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Sonos One review: The smart speaker for audiophiles

Sorry folks, but if you can’t speak to your Bluetooth speaker, it’s just not going to cut it anymore.

The smart speaker is here to stay, and the battle for supremacy is at fever pitch following the release of the Sonos One featuring Amazon’s Alexa voice assistant.

Here, we take a look at everything the Sonos One has to offer.

Design

If you own or have owned a Play:1, you’d be forgiven for blinking twice when you look at the shape of the One. The two speakers are visually similar from the front, rocking a rounded-square construction with the speaker wrapping around almost the entire body.

What you will notice is that the One is available in matte white or black, as opposed to the metallic grey grille of the Play:1.

Aside from colour, the major difference you’ll notice between the design of the two devices is the controls on the top panel: while the PLAY:1’s buttons are fairly unremarkable, the One boasts a sleek touch panel with no physical buttons.

Simply tap in the middle to play and pause, tap on either side to adjust the volume and slide your finger horizontally to skip tracks. It’s all very intuitive, and it’s a pleasure to look at.

The One also has a handy little light to tell you when Alexa is listening. This makes it pretty easy to tell if it didn’t hear you before wasting your time issuing a series of commands.

Alexa

Alexa is one of the big selling points for the Sonos One, and you can expect to see it (her?) integrated into future products. Take the Sonos Beam, for example, a brand-new sound bar Sonos announced in San Fransisco earlier this week, which is integrated with Amazon Alexa and Apple’s Siri.

Amazon’s virtual assistant was pretty limited when it was first rolled out with the launch of the Echo, and it was easy to consider Alexa more of a novelty than an essential element of the home.

Thankfully, we’ve already seen significant improvements between then and now, and the software will only continue to improve with age. Alexa is definitely cementing itself as much more than an inanimate object you yell stupid questions at with your friends, and it’s certainly not far off being one of the better virtual assistants on the market.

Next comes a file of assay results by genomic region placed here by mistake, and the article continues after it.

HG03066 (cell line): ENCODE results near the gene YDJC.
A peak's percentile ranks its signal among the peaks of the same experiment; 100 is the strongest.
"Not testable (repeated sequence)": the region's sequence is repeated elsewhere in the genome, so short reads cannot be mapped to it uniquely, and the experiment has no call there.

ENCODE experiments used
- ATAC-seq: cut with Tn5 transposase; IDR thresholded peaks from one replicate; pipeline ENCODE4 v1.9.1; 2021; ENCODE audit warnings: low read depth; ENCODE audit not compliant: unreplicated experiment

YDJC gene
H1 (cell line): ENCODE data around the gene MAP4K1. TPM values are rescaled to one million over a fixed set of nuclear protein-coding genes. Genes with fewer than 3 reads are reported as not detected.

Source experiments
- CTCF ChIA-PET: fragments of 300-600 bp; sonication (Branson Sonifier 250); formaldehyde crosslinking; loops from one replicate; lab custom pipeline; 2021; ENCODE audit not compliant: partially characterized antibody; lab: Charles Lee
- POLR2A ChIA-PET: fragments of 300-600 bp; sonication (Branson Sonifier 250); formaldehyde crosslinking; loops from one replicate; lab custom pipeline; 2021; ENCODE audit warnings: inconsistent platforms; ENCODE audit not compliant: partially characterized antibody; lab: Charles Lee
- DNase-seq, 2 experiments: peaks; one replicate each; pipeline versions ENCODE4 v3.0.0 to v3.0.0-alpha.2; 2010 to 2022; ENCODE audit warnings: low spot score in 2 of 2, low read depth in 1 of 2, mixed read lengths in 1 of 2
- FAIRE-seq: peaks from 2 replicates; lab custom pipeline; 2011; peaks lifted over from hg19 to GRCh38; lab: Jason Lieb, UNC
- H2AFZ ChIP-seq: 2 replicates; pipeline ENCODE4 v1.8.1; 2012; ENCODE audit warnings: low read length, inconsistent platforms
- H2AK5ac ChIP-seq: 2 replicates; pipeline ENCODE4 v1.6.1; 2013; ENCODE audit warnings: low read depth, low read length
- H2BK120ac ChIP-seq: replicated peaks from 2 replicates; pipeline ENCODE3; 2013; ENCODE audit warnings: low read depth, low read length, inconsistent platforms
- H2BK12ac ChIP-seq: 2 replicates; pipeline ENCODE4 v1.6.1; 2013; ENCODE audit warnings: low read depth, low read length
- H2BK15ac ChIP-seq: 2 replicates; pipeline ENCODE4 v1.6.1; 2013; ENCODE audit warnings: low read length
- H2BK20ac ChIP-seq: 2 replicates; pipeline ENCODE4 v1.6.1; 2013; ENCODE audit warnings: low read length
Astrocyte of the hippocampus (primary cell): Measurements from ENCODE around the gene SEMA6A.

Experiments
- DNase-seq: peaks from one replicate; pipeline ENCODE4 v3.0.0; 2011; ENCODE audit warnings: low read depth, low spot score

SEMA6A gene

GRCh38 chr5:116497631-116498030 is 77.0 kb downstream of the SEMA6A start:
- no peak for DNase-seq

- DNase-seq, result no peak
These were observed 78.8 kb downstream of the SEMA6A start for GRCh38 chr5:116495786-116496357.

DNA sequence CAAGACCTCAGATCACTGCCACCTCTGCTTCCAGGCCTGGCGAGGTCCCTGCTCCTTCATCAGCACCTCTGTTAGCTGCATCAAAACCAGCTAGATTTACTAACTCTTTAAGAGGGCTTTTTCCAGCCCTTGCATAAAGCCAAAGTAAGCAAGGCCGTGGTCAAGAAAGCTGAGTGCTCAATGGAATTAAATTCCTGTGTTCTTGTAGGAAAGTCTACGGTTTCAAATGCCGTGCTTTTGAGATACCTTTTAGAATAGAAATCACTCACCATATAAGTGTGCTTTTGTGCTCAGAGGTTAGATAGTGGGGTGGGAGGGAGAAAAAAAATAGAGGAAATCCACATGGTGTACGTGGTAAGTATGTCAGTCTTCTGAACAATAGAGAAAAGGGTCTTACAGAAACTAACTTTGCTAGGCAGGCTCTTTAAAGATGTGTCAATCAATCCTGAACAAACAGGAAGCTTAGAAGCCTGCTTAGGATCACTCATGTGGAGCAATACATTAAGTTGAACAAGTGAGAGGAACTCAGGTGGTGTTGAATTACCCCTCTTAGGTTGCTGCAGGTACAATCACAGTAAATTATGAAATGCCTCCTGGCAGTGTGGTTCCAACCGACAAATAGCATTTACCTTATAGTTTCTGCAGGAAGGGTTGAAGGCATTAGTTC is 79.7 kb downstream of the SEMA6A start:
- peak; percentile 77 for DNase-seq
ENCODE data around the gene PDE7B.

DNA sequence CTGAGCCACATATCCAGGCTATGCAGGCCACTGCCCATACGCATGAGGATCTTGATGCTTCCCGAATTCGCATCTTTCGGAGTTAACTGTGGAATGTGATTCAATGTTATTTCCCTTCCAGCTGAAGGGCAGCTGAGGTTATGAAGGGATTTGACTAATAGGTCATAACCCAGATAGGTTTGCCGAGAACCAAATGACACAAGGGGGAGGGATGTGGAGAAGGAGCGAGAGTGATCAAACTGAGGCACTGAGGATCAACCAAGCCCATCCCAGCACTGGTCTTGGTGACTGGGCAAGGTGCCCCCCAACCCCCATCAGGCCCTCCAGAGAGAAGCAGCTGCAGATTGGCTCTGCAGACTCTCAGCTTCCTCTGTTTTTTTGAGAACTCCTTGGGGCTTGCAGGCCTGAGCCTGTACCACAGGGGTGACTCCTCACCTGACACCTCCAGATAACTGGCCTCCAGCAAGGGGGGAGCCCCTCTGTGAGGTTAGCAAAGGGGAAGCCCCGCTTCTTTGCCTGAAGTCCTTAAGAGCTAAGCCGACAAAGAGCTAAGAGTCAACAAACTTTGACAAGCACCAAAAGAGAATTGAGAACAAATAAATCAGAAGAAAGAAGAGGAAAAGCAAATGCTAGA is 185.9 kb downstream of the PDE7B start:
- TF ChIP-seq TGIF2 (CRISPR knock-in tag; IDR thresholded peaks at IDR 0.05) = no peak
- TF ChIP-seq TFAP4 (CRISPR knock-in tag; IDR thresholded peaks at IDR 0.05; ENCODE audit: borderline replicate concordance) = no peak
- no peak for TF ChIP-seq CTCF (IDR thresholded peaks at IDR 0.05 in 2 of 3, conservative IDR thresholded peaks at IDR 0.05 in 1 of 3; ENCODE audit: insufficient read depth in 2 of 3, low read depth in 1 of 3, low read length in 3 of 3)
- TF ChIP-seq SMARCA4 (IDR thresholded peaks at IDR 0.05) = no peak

If you’ve never used a virtual assistant and are wondering what the fuss is about, using your voice to pause, skip and adjust the volume of your music is only scratching the surface. You can book a table at a restaurant via Dimmi, get travel updates from QANTAS and control other Sonos speakers and Alexa-enabled smart home devices.

Sound quality

Now for the second major selling point of this product. It’s no secret the Sonos crew know their way around a speaker, and they haven’t forgotten their roots. The One boasts exceptional sound with impressive power for a relatively small speaker, regardless of what music you’re playing.

The sound is delivered through one tweeter and a mid-woofer, both of which are driven by two Class-D digital amplifiers. We concede the bass is not mind-blowing, but you can only expect so much from such a small device. Plus, if you crave that extra oomph, you can pair two Sonos Ones together.

The device also uses six microphones, an adaptive noise suppression algorithm and voice capture technology with echo cancellation to isolate your voice while the music is playing. In other words, you can still give the One commands while pumping your favourite tunes.

Verdict

At $299, the Sonos One smart speaker is worth every single dollar. It’s just $70 above the price of the Play:1 for the inclusion of Alexa, touch controls and AirPlay. That’s a worthy investment if you ask us.

The two major criticisms of the Amazon Echo were Alexa’s basic capabilities and fairly unremarkable sound quality. Given the Sonos One addresses both of these concerns (Alexa having matured and One’s superior sound), there’s no reason this shouldn’t be the smart speaker you buy.

Just be patient when you’re setting it up, as you have to download and link the Sonos and Alexa apps as well as Spotify or any other music streaming service you plan on using. Once you get it set up and have completed the Trueplay Tuning phase (which adjusts the One’s sound based on where you position it in your room), you’ll be chatting to your new virtual assistant in no time.

About the author

Andrew is Techly’s Editor. He’s obsessed with offbeat news, keeps tomato sauce in the fridge and has a crippling fear of cardboard boxes.

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